We need one final « Chapters of the Cookbook » instruction before putting this recipe back together. Let’s imagine by now, that we are practicing student chefs and we have a little repertoire of our own. So what’s an easy way to re-use those cooking tricks of the past. In the programming sense, we put them in a function library and invoke the library in our scripts. In this case, let’s assume we have « foreach », « but_not », and « linecount » in the cookbook. Put that file « cookbook » either in the current directory, but more usefully, somewhere along your PATH variable. Using Marcel Gagné’s example, we might expect to put it in, say, /usr/local/recipe/cookbook, so you might do this in your environment:


and then, in your shell files, or recipes, you would have a line like this:

    . cookbook          #  "dot - cookbook"

where the « dot » reads, or « sources » the contents of the cookbook file into the current shell. So, let’s put it together:

# -- Mail Notification, Marty McGowan,, 9/9/99
  . cookbook
# -------------------------------------------- General Purpose --
function if_non_zero    { [ $2 -gt 0 ] && eval $*; }
function to_samba       { /usr/bin/smbclient -M $1; }
# --------------------------------------- Application Specific --
function num_msg        { frm $1 | but_not "Mail System Internal Data" | linecount; }
function you_have_mail  {
        echo "You have $1 e-mail message(s) waiting."
        echo " " 
        echo "Please start your e-mail client to collect mail."
function do_notify      { you_have_mail $1 | to_samba $2; }
function user_notify    { if_non_zero do_notify $(num_msg $1) $1; }
# ------------------------------------------ Mail Notification --
  foreach user_notify  'cat /usr/etc/local/mail_notify'

On closing, there are a few things that suggest themselves here. « if_non_zero » probably belongs in the cookbook. It may already be in mine. And also « to_samba ». Where does that go? I keep one master cookbook, for little recipes that may be used in any type of cooking. Also, I keep specialty cookbooks for each style that needs its own repertoire. So, I may have a Samba cookbook as well. After I’ve done some cooking, and in a new recipe, I might find the need for some fragment I’ve used before. Hopefully, it’s in the cookbook. If it’s not there, I ask myself, « is this little bit ready for wider use? ». If so, I put it in the cookbook, or, after a while other little fragments might find their way into the specialty books. So, in the not too distant future, I might have a file, called « samba_recipe », which starts out like:

# --------------- Samba Recipes, uses the Cookbook, Adds SAMBA --
. cookbook
# -------------------------------------------- General Purpose --
function to_samba       { /usr/bin/smbclient -M $1; }

This leads to a recipe with three fewer lines and the cookbook has been replace with ‘samba_recipes » at the start.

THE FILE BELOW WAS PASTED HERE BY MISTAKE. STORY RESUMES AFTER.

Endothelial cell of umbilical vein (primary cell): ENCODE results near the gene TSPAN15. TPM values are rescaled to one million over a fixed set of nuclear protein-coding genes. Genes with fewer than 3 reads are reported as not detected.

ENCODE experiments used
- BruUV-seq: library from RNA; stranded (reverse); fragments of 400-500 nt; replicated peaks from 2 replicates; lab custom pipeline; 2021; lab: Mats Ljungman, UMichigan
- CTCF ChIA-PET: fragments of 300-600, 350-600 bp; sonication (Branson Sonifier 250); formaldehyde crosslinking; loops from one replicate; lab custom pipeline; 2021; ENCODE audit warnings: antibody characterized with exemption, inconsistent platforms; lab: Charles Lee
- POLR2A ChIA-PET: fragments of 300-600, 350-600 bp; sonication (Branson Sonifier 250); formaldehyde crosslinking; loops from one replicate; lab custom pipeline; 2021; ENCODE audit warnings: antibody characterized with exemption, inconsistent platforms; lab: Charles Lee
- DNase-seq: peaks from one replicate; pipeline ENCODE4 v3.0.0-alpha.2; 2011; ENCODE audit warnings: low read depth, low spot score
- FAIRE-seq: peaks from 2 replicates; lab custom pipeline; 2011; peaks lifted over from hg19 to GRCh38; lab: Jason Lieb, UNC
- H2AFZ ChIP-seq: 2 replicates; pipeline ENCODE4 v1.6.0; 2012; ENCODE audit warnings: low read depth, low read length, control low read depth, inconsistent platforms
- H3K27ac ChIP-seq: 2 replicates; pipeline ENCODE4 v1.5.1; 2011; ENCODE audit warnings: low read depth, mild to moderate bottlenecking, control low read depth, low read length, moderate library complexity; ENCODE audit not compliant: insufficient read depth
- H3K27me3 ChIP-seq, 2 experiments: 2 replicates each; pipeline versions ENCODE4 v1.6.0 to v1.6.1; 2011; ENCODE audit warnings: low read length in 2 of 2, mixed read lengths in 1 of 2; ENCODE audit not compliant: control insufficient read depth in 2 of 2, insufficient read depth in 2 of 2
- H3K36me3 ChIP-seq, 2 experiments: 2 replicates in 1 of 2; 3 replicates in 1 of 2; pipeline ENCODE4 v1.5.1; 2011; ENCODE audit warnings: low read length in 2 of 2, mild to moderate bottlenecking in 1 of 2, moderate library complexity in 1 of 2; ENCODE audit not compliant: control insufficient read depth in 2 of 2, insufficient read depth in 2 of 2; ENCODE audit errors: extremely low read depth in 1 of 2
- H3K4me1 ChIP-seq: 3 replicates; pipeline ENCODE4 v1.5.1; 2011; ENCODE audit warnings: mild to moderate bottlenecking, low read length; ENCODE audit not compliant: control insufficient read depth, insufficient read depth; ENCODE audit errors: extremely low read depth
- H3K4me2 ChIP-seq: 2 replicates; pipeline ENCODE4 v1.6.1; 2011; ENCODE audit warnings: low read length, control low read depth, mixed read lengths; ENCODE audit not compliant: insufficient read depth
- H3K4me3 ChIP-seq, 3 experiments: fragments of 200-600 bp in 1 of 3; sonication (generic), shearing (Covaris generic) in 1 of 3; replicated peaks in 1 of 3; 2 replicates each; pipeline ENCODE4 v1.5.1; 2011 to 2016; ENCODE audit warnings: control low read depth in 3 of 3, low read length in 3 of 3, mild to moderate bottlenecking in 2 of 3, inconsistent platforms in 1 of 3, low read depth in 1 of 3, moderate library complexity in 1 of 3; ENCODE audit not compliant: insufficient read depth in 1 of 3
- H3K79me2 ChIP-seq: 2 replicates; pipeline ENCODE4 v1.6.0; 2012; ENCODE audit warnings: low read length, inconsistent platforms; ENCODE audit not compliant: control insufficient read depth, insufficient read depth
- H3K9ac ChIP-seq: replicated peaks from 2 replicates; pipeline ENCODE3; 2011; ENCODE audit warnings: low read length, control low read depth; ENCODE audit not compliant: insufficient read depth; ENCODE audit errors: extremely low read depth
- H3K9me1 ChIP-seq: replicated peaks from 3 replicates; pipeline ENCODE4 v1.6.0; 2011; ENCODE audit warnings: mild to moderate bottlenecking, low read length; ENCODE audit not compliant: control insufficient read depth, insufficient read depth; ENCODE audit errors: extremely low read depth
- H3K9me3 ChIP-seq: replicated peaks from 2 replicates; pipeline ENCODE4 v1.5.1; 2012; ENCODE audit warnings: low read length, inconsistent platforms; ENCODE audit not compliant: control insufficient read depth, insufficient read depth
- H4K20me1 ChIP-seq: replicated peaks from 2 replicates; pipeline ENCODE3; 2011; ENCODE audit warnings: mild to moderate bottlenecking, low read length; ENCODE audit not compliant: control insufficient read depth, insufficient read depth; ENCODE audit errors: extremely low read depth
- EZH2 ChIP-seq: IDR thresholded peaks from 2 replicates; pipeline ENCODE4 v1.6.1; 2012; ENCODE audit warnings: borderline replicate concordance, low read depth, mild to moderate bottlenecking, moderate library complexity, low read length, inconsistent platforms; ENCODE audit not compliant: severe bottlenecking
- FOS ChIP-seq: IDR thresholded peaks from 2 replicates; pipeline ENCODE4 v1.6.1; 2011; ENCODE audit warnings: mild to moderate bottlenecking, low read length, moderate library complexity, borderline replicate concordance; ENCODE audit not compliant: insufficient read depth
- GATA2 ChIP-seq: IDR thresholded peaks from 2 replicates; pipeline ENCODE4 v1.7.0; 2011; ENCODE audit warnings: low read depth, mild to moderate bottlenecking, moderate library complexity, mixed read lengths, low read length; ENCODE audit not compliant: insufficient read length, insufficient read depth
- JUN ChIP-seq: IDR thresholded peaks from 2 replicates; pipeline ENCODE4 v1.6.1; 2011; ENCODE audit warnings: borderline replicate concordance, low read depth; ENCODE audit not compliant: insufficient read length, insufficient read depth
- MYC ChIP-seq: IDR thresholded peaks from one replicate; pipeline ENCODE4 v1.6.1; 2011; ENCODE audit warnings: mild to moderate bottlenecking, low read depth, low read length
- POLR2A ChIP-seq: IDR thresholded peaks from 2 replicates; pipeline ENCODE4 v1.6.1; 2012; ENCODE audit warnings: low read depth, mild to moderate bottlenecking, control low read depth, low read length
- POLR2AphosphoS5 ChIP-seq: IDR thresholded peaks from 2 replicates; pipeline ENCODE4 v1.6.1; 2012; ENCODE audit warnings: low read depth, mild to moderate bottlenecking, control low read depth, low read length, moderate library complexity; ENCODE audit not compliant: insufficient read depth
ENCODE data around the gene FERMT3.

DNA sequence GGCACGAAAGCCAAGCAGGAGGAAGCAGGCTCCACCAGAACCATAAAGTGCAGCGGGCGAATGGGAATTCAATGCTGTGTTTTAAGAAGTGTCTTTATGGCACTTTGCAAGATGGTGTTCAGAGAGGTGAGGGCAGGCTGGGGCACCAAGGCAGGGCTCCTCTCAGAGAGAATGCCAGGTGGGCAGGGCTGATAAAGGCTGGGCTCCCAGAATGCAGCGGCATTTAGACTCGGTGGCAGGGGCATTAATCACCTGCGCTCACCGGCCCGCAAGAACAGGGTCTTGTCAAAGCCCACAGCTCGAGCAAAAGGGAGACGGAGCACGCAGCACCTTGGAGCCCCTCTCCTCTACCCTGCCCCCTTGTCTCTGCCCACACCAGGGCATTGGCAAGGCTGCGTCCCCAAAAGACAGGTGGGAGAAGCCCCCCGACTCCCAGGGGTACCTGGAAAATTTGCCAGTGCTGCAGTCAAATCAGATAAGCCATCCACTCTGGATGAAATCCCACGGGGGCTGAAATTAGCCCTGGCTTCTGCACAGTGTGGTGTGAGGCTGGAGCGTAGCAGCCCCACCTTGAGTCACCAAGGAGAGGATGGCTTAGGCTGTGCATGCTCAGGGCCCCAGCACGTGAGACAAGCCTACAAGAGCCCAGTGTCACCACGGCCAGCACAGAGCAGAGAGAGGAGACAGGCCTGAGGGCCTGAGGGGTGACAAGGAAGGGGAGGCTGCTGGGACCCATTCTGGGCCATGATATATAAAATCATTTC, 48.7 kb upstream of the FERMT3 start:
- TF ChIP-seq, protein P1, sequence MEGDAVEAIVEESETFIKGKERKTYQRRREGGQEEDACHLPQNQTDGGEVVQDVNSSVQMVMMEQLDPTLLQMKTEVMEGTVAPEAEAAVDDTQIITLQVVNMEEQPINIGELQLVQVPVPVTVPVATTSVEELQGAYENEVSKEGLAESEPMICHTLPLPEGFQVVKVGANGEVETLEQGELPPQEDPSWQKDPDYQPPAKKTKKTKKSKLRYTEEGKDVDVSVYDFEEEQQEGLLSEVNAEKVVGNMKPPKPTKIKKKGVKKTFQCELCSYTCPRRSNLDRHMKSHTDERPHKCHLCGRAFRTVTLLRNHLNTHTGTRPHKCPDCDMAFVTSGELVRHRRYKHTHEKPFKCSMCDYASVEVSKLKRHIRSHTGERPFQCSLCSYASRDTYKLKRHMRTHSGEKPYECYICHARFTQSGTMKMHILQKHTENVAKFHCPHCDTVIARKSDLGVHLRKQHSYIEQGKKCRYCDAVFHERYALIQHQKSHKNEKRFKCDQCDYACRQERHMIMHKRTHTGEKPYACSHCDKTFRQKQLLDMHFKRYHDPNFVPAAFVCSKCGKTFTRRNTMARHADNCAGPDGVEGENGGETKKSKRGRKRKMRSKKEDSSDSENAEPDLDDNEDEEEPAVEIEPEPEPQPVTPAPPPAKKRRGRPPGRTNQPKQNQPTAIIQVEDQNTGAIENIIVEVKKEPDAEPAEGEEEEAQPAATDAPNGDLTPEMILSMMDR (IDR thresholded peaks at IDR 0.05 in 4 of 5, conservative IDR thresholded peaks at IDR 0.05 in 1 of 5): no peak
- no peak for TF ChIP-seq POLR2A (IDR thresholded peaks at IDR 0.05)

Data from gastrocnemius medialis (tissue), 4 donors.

READ  Linux Basics LG #34

Let me say just two things about style: my functions either fit on one line or not. If they do, each phrase needs to be separated by a semi-colon (;), if not, a newline is sufficient. My multi-line function closes with a curly brace on it’s own line. Also, my comments are « right-justified », with two trailing dashes. Find your style, and stick to it.

In conclusion, note how we’ve eliminated temporary files and variables. Nor are there nested decisions or program flow. How was this achieved? Each of these are now « atomic » actions. The one decision in this recipe, « does Marcel have any mail now? » has been encapsulated in the « if_non_zero » function, which is supplied the result of the « num_msg » query. Also, the looping construct has been folded into the « foreach » function. This one function has simplified my recipes greatly. (I’ve also found it necessary to write a « foreach » function which passes a single argument to each function executed.)

The temporary files disappeared into the pipe, which was Unix’s (Linux’s) single greatest invention. The idea that one program might read its input from the output from another was not widely understood when Unix was invented. And the temporary names disappeared into the shell variable arguments. The shell function, which is very well defined in the Korn shell, adds greatly to this simplification.

To debug in this style, I’ve found it practical to add two things to a function to tell me what’s going on in the oven. For example:

   function do_notify   { comment do_notify $*
            you_have_mail $1 | tee do_notify.$$ |  to_samba $2

where « comment » looks like:

      function comment { echo $* 1>&2; } 

Hopefully, the chefs in the audience will find use for these approaches to their recipes. I’ll admit this style is not the easiest to adapt, but soon it will yield recipes of more even consistency, both in taste and temperature. And a programming style that will expand each chef’s culinary art.

Copyright © 1999, Marty McGowan
Published in Issue 47 of Linux Gazette, November 1999

indexnew-5715689 homenew-1201777 back2-4416710 fwd-6822994